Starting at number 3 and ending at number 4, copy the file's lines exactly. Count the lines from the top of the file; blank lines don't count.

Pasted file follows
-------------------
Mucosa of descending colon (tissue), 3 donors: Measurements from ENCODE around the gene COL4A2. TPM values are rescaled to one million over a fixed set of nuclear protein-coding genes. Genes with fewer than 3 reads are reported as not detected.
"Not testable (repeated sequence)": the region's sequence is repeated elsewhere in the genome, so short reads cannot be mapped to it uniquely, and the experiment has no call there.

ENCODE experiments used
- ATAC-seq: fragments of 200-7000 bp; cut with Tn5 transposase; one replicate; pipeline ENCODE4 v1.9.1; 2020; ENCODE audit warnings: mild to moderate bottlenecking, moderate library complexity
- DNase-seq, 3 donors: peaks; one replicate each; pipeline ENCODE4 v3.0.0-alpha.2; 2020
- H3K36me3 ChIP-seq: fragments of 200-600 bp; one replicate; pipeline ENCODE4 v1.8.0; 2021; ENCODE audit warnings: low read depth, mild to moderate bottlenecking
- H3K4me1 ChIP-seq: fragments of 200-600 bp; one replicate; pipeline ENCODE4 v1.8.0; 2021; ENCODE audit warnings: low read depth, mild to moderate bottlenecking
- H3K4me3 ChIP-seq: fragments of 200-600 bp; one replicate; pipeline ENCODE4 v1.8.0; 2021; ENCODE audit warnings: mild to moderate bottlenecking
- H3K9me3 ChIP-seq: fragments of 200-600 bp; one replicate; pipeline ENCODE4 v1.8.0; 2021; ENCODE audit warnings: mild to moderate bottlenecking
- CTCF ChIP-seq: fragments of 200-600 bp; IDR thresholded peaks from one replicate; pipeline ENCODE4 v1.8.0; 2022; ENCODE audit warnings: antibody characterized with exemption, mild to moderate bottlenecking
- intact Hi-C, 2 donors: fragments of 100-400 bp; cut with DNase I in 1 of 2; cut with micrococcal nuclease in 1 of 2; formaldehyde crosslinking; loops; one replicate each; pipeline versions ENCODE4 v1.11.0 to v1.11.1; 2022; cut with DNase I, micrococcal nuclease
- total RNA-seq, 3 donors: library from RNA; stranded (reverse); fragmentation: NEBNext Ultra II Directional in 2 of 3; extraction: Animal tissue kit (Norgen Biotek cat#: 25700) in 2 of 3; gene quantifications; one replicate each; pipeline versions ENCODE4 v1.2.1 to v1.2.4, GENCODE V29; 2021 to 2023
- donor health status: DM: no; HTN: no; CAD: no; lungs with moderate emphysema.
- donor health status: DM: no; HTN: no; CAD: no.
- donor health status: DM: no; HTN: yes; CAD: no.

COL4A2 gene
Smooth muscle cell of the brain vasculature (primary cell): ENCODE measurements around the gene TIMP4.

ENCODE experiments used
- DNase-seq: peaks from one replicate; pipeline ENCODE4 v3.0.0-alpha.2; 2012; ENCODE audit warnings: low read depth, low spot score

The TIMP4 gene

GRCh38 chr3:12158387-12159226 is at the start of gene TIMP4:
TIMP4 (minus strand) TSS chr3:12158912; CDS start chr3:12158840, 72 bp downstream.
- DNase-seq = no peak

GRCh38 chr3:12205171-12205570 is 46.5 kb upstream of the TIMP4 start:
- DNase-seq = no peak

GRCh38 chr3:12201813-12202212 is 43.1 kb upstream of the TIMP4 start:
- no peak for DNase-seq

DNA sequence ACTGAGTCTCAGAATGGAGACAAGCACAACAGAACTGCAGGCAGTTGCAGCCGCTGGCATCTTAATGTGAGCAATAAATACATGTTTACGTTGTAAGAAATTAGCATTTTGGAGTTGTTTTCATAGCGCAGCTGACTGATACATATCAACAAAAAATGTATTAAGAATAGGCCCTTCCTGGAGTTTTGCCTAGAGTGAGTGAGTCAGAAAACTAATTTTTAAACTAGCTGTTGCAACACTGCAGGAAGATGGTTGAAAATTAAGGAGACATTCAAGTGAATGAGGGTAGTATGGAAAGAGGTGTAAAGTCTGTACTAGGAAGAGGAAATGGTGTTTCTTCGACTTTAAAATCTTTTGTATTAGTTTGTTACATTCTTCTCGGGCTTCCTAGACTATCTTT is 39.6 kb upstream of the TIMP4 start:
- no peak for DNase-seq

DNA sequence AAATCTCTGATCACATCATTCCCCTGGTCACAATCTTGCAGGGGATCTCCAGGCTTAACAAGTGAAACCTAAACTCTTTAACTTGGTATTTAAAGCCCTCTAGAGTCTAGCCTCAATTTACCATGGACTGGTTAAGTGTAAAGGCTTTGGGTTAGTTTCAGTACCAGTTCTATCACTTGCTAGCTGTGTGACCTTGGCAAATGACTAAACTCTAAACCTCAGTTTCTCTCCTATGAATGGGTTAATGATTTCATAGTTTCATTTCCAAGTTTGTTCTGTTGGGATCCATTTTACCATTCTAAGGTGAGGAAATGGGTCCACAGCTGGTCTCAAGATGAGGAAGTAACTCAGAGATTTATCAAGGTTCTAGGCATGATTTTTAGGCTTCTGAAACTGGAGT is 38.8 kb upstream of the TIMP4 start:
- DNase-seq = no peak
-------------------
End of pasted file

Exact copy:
ENCODE experiments used
- ATAC-seq: fragments of 200-7000 bp; cut with Tn5 transposase; one replicate; pipeline ENCODE4 v1.9.1; 2020; ENCODE audit warnings: mild to moderate bottlenecking, moderate library complexity